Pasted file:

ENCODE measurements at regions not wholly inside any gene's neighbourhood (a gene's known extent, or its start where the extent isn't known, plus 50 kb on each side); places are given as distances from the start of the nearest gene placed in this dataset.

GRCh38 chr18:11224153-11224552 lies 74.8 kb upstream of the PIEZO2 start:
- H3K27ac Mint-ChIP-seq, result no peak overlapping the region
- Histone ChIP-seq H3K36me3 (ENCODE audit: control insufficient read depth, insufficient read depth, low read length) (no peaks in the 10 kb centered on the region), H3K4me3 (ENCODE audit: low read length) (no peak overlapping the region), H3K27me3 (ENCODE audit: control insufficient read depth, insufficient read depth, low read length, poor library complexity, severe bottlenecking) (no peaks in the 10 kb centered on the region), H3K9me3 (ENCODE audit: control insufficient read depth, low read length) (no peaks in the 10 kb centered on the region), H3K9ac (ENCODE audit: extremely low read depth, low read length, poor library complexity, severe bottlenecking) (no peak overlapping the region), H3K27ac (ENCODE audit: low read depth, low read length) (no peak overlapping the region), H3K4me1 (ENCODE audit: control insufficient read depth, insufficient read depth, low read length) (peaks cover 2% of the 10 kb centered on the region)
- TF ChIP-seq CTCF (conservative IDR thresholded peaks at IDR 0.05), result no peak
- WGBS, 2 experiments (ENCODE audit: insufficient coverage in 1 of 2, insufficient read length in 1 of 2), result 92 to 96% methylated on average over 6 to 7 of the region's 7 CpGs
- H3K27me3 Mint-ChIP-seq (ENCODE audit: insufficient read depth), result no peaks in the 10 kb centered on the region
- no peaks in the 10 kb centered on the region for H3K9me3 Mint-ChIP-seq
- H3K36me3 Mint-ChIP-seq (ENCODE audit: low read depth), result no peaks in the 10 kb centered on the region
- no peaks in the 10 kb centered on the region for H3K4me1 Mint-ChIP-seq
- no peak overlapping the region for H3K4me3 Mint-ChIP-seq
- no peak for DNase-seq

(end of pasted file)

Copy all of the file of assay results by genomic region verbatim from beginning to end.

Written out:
ENCODE measurements at regions not wholly inside any gene's neighbourhood (a gene's known extent, or its start where the extent isn't known, plus 50 kb on each side); places are given as distances from the start of the nearest gene placed in this dataset.

GRCh38 chr18:11224153-11224552 lies 74.8 kb upstream of the PIEZO2 start:
- H3K27ac Mint-ChIP-seq, result no peak overlapping the region
- Histone ChIP-seq H3K36me3 (ENCODE audit: control insufficient read depth, insufficient read depth, low read length) (no peaks in the 10 kb centered on the region), H3K4me3 (ENCODE audit: low read length) (no peak overlapping the region), H3K27me3 (ENCODE audit: control insufficient read depth, insufficient read depth, low read length, poor library complexity, severe bottlenecking) (no peaks in the 10 kb centered on the region), H3K9me3 (ENCODE audit: control insufficient read depth, low read length) (no peaks in the 10 kb centered on the region), H3K9ac (ENCODE audit: extremely low read depth, low read length, poor library complexity, severe bottlenecking) (no peak overlapping the region), H3K27ac (ENCODE audit: low read depth, low read length) (no peak overlapping the region), H3K4me1 (ENCODE audit: control insufficient read depth, insufficient read depth, low read length) (peaks cover 2% of the 10 kb centered on the region)
- TF ChIP-seq CTCF (conservative IDR thresholded peaks at IDR 0.05), result no peak
- WGBS, 2 experiments (ENCODE audit: insufficient coverage in 1 of 2, insufficient read length in 1 of 2), result 92 to 96% methylated on average over 6 to 7 of the region's 7 CpGs
- H3K27me3 Mint-ChIP-seq (ENCODE audit: insufficient read depth), result no peaks in the 10 kb centered on the region
- no peaks in the 10 kb centered on the region for H3K9me3 Mint-ChIP-seq
- H3K36me3 Mint-ChIP-seq (ENCODE audit: low read depth), result no peaks in the 10 kb centered on the region
- no peaks in the 10 kb centered on the region for H3K4me1 Mint-ChIP-seq
- no peak overlapping the region for H3K4me3 Mint-ChIP-seq
- no peak for DNase-seq